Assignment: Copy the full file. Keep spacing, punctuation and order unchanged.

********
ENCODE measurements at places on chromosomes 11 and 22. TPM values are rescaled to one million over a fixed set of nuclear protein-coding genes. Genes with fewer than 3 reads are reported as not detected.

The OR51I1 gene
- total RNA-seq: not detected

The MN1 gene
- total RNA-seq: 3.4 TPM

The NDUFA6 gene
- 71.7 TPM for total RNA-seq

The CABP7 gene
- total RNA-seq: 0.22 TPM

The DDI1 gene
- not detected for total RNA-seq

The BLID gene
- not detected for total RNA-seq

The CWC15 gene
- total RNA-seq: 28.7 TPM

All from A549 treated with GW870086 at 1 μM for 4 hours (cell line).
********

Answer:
ENCODE measurements at places on chromosomes 11 and 22. TPM values are rescaled to one million over a fixed set of nuclear protein-coding genes. Genes with fewer than 3 reads are reported as not detected.

The OR51I1 gene
- total RNA-seq: not detected

The MN1 gene
- total RNA-seq: 3.4 TPM

The NDUFA6 gene
- 71.7 TPM for total RNA-seq

The CABP7 gene
- total RNA-seq: 0.22 TPM

The DDI1 gene
- not detected for total RNA-seq

The BLID gene
- not detected for total RNA-seq

The CWC15 gene
- total RNA-seq: 28.7 TPM

All from A549 treated with GW870086 at 1 μM for 4 hours (cell line).